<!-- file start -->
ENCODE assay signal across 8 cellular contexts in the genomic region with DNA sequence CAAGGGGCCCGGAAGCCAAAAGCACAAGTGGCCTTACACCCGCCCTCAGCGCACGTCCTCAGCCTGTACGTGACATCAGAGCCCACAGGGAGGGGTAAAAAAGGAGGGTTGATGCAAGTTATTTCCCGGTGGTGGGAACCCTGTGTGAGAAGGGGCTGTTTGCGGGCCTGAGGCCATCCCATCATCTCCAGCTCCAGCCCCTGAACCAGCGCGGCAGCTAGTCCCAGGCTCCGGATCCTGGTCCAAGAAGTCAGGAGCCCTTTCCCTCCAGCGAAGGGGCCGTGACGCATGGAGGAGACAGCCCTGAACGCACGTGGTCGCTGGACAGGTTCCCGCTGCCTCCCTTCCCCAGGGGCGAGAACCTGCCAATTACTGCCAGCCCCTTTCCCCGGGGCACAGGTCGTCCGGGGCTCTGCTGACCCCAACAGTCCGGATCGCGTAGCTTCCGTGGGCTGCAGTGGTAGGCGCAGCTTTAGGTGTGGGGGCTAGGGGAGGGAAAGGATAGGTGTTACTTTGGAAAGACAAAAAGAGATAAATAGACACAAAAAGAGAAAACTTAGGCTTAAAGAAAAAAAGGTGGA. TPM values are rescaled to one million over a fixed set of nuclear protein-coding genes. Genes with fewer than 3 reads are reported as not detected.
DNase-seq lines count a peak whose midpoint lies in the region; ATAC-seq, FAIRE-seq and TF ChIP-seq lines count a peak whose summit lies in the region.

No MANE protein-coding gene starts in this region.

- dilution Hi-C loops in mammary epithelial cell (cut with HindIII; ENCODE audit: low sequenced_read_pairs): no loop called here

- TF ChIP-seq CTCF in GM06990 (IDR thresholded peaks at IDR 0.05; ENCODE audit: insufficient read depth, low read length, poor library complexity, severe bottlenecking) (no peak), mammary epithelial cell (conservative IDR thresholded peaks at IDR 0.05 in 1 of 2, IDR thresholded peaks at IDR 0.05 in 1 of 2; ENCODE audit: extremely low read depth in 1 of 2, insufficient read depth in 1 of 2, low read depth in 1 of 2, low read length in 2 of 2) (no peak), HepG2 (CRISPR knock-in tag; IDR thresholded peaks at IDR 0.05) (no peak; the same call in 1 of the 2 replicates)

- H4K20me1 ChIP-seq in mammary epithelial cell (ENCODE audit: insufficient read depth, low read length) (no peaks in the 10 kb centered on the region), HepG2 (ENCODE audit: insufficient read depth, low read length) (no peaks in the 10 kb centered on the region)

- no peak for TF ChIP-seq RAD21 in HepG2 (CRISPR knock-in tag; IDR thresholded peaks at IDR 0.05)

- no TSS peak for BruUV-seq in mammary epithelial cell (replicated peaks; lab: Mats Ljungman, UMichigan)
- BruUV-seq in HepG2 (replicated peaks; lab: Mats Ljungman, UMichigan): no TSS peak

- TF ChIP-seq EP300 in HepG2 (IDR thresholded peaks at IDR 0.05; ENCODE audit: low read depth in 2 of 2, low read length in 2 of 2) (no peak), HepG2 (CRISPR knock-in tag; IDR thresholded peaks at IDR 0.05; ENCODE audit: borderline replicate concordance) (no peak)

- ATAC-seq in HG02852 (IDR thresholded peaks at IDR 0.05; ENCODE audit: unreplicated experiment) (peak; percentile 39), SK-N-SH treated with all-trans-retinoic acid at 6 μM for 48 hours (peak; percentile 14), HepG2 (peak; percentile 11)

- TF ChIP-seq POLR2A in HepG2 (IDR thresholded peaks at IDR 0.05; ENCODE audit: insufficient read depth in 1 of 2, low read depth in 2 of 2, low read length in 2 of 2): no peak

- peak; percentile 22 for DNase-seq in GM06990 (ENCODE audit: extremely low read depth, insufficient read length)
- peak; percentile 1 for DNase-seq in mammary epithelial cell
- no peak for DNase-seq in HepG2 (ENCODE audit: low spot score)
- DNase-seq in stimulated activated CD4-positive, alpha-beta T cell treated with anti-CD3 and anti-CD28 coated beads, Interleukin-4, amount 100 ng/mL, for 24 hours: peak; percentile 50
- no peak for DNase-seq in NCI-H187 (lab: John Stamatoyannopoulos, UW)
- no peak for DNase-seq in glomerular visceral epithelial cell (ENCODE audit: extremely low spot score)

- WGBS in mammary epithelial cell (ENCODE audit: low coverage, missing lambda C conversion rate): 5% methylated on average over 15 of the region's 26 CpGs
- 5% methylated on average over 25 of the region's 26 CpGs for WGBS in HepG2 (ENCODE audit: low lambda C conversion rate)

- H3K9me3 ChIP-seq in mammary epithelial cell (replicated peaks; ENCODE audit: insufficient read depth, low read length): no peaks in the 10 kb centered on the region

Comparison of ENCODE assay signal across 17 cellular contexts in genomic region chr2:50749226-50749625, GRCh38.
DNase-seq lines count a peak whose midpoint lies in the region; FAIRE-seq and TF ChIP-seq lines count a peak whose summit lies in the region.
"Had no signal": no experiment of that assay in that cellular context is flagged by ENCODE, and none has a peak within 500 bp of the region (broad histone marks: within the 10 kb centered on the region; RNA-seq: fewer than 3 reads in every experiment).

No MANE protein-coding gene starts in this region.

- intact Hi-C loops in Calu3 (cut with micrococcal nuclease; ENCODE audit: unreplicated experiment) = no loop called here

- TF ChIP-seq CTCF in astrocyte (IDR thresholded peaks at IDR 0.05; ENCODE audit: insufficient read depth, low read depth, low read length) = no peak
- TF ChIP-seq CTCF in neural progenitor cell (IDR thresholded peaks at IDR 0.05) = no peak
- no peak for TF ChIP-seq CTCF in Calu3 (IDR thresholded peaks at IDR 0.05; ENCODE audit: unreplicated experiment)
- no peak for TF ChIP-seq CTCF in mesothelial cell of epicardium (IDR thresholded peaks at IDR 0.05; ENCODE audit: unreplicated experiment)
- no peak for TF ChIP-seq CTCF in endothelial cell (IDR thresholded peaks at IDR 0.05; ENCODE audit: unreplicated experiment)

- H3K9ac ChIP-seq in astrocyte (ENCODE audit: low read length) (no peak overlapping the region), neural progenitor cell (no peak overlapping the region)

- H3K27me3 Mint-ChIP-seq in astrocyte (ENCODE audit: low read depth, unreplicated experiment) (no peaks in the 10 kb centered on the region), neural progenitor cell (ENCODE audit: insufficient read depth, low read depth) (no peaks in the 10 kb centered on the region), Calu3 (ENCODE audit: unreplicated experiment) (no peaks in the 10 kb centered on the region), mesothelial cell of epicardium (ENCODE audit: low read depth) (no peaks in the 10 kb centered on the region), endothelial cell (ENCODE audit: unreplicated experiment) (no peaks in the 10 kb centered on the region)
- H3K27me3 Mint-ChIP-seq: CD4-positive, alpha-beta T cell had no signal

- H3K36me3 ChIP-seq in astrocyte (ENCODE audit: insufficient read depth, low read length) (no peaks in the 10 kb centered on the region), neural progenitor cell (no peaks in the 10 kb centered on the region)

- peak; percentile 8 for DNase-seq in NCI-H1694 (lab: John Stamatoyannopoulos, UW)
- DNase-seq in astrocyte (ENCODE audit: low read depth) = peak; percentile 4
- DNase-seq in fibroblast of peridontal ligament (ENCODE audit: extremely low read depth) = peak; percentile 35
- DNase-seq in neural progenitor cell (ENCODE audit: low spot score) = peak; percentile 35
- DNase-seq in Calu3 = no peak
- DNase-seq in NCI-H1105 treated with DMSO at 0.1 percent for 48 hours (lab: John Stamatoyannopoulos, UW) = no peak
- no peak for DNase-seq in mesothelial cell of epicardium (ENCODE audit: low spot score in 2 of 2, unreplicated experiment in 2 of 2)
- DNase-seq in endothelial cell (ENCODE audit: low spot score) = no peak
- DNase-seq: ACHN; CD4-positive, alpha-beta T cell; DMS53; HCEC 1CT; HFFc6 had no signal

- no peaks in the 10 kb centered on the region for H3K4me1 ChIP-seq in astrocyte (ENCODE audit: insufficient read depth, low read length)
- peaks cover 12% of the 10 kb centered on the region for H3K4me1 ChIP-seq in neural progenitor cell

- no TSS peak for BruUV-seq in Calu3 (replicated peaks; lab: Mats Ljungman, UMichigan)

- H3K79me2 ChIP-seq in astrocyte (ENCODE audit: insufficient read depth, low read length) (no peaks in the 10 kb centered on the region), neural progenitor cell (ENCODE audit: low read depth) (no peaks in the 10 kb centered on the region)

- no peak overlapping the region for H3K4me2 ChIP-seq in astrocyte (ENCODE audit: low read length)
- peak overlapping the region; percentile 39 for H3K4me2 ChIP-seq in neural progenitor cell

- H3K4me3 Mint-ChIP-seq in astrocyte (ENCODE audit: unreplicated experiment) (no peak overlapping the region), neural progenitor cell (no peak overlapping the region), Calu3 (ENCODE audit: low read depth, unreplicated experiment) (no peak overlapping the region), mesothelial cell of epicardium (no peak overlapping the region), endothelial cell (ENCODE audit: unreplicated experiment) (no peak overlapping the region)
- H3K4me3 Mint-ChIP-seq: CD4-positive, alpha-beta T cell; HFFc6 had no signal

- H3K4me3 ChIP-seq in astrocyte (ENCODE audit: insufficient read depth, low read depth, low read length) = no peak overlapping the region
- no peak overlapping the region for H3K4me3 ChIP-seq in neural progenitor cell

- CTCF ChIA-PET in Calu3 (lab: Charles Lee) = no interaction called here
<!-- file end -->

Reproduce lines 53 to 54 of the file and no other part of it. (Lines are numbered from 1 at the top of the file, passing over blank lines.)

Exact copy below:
- H3K4me3 ChIP-seq in astrocyte (ENCODE audit: insufficient read depth, low read depth, low read length) = no peak overlapping the region
- no peak overlapping the region for H3K4me3 ChIP-seq in neural progenitor cell